The goal of the AAAS visit was to understand Rwanda’s capacities, interests, and needs and to lay a foundation for possible collaborations in the future.Rwanda is small and landlocked, with the highest population density in Africa. Its people, most of them farmers, are poor: According to the World Bank, gross national per capita income in 2006 was $250. Some 60% of Rwandans lived below $1 a day as of 2000. The prevalence of HIV in the population ages 15-49 is roughly 3% (2005).
Rwanda today continues to deal with the aftermath of civil war that culminated in a 1994 genocide that left some 800,000 people dead, mainly ethnic Tutsis as well as politically-moderate Hutus. The war and genocide damaged an already fragile economy, and there remains a significant shortage of educated workers—teaching staff at universities, for example, technical staff at other enterprises, and mid-level civil servants in government.
But there has been positive momentum: Between 1995 and 2005, annual economic growth averaged 7.4%, the World Bank says. Both Baltimore and Wang were struck by the efficiency and peaceful atmosphere of the capital, Kigali, and generally by the Rwandan leaders’ approach to the challenges.
“When people hear the word ‘Rwanda,’ the first thing they think is ‘genocide,’” Baltimore said. “What they don’t realize is that the country is trying really hard to go beyond that…. It is very impressive how 13 years later, the leaders have considered it closely and are thinking and working very hard for the future of their country.”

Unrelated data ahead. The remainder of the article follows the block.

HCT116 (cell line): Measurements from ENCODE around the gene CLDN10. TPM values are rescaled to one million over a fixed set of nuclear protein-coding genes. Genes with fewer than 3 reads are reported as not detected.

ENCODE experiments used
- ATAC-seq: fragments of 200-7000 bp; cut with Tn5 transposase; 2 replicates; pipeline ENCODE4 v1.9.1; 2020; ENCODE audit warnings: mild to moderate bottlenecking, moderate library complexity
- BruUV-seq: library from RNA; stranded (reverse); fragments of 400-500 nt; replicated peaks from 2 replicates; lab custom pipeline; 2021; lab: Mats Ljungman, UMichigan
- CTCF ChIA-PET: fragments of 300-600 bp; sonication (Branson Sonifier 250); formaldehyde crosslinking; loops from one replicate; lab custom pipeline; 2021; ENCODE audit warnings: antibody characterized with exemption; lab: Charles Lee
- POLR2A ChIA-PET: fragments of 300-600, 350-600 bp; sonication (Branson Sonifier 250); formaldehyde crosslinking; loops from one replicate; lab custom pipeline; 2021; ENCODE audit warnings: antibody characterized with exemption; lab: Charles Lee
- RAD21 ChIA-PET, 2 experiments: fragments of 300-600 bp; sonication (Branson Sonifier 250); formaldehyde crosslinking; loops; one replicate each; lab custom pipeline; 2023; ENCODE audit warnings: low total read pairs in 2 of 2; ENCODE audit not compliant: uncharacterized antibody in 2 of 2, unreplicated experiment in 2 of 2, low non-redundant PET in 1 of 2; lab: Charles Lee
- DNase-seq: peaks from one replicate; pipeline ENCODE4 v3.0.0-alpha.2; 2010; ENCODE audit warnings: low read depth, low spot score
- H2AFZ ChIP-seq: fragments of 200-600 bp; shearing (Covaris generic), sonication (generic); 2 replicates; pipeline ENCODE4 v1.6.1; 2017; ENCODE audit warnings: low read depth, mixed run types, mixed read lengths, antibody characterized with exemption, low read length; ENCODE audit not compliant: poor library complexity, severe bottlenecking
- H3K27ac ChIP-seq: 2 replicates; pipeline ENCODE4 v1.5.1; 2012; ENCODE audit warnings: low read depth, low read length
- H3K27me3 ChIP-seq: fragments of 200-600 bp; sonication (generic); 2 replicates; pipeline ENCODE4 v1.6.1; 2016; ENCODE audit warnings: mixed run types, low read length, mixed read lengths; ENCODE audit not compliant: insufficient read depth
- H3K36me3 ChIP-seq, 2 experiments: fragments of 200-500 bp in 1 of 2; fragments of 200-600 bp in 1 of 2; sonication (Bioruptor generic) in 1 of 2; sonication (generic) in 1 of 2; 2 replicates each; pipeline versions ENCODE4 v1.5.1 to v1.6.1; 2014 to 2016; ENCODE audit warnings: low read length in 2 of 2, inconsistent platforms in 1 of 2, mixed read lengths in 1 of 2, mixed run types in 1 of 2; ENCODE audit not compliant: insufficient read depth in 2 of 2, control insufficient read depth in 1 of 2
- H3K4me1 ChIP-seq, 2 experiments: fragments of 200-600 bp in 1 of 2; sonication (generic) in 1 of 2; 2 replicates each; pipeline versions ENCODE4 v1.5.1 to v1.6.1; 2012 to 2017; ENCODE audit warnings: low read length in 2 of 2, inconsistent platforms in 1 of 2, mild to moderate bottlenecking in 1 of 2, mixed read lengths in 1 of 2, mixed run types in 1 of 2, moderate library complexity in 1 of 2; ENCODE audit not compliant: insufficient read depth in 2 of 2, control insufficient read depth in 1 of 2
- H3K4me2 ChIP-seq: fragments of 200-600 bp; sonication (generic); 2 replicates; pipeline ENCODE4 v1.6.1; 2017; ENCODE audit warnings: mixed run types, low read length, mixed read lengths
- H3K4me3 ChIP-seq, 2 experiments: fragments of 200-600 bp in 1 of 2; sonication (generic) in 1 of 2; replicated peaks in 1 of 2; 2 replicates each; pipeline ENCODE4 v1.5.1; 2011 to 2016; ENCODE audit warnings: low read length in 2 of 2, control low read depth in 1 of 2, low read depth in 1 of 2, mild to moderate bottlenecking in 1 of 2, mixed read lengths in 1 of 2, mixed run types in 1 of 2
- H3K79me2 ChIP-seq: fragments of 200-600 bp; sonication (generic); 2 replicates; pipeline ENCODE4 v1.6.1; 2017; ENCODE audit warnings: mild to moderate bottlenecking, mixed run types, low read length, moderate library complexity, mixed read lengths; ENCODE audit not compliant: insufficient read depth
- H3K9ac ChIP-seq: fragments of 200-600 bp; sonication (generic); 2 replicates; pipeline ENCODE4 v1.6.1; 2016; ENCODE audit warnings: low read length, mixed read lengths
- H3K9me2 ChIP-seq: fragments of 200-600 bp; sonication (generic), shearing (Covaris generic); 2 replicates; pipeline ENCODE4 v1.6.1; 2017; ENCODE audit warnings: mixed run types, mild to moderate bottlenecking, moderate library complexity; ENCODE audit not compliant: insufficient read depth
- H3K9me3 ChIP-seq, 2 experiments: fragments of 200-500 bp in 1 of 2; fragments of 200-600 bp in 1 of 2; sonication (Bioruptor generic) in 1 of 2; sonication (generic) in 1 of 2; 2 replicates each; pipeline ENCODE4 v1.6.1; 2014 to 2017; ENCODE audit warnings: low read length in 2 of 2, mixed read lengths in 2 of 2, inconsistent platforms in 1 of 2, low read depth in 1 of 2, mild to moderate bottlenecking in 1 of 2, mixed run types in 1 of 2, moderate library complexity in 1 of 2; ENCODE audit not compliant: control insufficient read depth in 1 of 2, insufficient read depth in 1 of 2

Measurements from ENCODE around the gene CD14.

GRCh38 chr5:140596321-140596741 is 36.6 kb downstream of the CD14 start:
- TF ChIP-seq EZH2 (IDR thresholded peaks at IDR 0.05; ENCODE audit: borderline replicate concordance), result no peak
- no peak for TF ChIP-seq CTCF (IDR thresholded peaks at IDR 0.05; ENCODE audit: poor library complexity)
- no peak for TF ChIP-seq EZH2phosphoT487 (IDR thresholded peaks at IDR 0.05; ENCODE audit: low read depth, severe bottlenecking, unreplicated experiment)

Wang offered a similar assessment. “They deal with the genocide issue straight on—they talk about it openly,” he said. “President Kagame, the ministers and the heads of the institutes we met—they all seemed to be focused on improvements that can be made for the well-being of Rwandan society. And there is a lot of concern with science and technology and education as having roles in that.”
In recent years, AAAS has been building new relationships in the Middle East, in Latin America, and in Asia, among other places, and the association has been looking for a way to build a constructive, effective engagement with Africa. Baltimore, writing earlier this year in the TWAS Newsletter (the Newsletter of the Academy of Sciences for the Developing World), cited the need and potential benefits of increased engagement between the developed and the developing world. Auspicious signals have come from the continent: The African Union summit declared 2007 the “Year for Scientific Innovations,” and said S&T education and investment should have a higher priority.